On the Record (UK TV programme)

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On the Record was a weekly political television show aired by the BBC in the United Kingdom between 1988 and 2002. The programme was usually shown on a Sunday lunchtime on BBC One. It replaced the 1980s political series This Week, Next Week, which had been presented by David Dimbleby.

The programme was presented by Dimbleby's younger brother, Jonathan Dimbleby, from 1988 to 1993, and by John Humphrys from 1993 to 2002. A typical programme ran for one hour and began with a filmed piece about a major issue of the day before returning to the studio where the presenter would 'grill' a leading politician on the same issue. A long-standing segment of the show was a political sketch presented by John Cole.[1]

The programme's mascot was a crocodile, based on a British House of Commons gargoyle and the "Big Ben" Clock Tower, and fashioned from plastic, glue and leather. For the title sequence of the first five series the crocodile marched across the UK; from 1993 onwards, the crocodile marched around Europe. Both sequences were shot in stop-frame animation by 3 Peach Animation.[2]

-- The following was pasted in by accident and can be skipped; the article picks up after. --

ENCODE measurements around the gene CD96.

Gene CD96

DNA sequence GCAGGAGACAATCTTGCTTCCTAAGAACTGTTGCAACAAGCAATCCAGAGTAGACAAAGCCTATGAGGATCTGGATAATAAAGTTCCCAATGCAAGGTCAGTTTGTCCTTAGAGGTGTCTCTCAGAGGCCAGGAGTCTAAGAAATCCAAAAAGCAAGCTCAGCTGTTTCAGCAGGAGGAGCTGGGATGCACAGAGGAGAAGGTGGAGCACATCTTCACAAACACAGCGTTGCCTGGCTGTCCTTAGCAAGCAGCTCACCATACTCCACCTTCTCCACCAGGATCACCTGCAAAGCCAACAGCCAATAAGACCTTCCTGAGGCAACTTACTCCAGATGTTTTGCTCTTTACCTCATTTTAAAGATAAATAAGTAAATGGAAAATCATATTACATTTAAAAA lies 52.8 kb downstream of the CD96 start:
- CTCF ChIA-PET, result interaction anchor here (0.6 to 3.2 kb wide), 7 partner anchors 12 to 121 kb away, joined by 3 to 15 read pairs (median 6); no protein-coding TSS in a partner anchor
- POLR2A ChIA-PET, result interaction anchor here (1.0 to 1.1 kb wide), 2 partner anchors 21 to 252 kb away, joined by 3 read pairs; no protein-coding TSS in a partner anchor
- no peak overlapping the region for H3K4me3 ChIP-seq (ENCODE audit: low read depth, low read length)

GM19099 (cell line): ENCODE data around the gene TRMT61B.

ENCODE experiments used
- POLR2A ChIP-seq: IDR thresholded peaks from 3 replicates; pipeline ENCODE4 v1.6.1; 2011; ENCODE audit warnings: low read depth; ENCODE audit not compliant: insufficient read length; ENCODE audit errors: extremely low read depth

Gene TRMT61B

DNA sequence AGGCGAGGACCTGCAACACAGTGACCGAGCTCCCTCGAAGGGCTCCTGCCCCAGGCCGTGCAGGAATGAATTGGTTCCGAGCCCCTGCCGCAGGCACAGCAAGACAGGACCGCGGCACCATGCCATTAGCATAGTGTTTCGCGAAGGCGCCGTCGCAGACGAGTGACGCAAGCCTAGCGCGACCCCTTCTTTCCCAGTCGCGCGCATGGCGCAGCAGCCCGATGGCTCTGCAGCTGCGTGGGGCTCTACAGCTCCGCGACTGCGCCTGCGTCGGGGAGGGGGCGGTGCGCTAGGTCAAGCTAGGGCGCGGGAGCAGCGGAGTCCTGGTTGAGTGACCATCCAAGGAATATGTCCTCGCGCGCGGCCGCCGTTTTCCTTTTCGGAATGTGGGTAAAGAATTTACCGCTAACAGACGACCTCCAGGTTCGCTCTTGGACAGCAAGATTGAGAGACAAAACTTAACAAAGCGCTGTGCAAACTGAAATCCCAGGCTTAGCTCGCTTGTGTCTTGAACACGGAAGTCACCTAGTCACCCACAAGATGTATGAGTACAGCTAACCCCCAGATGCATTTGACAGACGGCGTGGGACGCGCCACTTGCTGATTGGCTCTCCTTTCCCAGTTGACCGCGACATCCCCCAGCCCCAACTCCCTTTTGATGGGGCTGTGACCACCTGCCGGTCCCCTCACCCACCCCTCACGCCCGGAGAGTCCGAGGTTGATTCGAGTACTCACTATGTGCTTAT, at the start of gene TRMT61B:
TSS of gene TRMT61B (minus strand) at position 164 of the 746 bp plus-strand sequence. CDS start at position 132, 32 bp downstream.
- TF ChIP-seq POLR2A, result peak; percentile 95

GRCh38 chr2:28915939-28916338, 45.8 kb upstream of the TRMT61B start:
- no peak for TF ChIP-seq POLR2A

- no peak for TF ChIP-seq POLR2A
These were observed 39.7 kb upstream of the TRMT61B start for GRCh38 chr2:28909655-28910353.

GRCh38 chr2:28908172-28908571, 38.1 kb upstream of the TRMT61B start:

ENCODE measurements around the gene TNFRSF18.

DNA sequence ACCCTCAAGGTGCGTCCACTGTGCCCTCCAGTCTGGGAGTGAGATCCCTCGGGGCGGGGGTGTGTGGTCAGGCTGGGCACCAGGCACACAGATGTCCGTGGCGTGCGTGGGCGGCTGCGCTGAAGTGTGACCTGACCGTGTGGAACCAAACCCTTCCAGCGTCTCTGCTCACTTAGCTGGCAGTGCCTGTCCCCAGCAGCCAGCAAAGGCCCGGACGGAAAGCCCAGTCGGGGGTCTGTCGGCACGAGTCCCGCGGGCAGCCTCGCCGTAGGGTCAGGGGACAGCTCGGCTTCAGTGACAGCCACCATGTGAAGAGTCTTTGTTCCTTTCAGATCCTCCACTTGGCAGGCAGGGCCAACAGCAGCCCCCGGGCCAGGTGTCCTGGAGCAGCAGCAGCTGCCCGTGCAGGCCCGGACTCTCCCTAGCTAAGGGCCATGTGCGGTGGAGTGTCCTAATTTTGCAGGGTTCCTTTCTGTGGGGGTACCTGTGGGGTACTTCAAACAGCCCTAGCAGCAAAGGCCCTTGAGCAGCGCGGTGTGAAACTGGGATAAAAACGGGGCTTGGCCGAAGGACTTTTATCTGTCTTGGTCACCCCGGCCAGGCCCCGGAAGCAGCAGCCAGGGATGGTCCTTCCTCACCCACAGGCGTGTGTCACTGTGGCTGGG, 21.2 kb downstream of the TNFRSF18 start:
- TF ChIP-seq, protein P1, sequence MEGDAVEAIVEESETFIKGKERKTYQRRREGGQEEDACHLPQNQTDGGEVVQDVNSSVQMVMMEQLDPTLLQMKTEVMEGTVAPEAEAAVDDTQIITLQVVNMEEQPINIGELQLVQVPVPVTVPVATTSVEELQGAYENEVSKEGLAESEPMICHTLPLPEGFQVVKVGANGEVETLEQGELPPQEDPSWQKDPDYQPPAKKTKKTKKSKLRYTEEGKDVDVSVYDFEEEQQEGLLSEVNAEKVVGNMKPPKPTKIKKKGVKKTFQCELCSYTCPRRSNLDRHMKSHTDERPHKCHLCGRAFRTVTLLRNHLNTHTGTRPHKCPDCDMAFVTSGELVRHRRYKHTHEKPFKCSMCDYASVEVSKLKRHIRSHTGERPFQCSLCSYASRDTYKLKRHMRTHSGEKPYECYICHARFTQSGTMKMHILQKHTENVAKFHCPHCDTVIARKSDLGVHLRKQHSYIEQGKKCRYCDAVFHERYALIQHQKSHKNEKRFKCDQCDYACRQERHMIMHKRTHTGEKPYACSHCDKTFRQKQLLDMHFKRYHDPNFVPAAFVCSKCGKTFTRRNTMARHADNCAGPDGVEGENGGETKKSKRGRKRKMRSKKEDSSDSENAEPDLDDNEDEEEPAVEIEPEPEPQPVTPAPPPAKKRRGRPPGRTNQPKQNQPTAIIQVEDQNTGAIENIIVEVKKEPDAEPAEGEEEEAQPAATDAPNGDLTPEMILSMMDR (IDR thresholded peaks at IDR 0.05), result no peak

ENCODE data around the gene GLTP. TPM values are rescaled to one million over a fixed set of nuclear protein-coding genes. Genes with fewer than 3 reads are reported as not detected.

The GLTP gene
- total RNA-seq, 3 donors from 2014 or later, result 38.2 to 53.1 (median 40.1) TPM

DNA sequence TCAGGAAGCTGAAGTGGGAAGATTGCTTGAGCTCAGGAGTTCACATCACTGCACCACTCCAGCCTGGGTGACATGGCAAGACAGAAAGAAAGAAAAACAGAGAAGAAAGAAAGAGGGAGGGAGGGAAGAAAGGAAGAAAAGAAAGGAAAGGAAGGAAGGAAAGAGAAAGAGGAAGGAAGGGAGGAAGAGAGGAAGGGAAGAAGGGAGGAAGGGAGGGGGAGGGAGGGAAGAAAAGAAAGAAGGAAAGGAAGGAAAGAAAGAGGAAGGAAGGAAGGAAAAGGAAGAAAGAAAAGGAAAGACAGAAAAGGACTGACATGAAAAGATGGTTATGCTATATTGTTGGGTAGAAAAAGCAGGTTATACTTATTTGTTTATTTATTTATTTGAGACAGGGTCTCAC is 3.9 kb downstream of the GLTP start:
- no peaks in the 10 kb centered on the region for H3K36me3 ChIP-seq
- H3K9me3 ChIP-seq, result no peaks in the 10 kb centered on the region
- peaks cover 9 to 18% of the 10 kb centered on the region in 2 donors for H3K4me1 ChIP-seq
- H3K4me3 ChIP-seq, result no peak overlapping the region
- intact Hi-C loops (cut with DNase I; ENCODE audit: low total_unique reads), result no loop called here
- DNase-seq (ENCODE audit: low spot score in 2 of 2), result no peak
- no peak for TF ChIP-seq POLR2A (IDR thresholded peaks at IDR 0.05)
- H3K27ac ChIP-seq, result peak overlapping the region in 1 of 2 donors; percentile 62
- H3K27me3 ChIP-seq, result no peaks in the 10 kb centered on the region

During 2000, the then BBC Director General Greg Dyke ordered a review of political output from BBC, which was carried out by Fran Unsworth.[3] This led to a major overhaul of political output in 2002, which resulted in On the Record being axed and replaced with the Politics Show.[4] The final edition was aired on 15 December 2002.

The programme had two variations of the theme tune throughout its life, composed by George Fenton, the first was in 1988 that lasted until 1993, when it was revised to incorporate the late John Cole's own section within the programme with his own jingles as a tribute. John Cole (Journalist) dying in 2013. John Cole being the BBC's Political Editor.


  1. ^ "Remembering John Cole". BBC. Retrieved 21 Sep 2014.
  2. ^ "On the Record". BBC. Retrieved 5 May 2012.
  3. ^ Jason Deans (23 December 2004). "BBC appoints new head of newsgathering". The Guardian. London. Retrieved 13 December 2011.
  4. ^ Jason Deans and Claire Cozens (20 September 2002). "The BBC: A new manifesto for viewers". The Guardian. London. Retrieved 13 December 2011.

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